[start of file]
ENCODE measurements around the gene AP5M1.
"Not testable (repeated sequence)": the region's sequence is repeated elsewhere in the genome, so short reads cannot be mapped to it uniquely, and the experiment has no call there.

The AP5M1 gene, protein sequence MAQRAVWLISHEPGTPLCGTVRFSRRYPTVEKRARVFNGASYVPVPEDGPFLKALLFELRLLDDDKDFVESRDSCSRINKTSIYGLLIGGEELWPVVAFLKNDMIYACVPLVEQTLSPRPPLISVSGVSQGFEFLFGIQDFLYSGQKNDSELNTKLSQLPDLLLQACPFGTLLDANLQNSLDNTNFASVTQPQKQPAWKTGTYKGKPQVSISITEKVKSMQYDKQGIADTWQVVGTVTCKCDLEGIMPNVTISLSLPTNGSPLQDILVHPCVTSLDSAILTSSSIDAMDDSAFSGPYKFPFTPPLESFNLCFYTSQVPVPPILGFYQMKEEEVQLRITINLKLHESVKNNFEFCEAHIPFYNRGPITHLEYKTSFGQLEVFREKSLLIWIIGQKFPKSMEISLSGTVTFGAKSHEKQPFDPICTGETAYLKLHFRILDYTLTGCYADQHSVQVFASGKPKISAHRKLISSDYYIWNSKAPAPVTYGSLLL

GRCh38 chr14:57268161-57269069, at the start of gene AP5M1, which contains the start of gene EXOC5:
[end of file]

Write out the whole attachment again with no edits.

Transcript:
ENCODE measurements around the gene AP5M1.
"Not testable (repeated sequence)": the region's sequence is repeated elsewhere in the genome, so short reads cannot be mapped to it uniquely, and the experiment has no call there.

The AP5M1 gene, protein sequence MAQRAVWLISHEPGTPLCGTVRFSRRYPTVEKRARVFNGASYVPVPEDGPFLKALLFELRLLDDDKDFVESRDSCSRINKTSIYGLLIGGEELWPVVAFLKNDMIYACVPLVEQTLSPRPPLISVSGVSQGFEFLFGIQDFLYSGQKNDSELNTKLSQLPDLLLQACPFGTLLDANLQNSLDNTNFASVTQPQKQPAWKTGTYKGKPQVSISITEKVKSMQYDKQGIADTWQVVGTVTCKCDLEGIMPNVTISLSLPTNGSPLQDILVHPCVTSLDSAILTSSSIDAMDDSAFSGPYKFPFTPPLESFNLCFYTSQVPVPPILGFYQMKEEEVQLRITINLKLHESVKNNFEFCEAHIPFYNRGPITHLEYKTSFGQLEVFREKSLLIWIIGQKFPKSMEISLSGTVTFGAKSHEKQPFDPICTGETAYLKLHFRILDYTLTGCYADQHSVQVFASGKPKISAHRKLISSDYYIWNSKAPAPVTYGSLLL

GRCh38 chr14:57268161-57269069, at the start of gene AP5M1, which contains the start of gene EXOC5: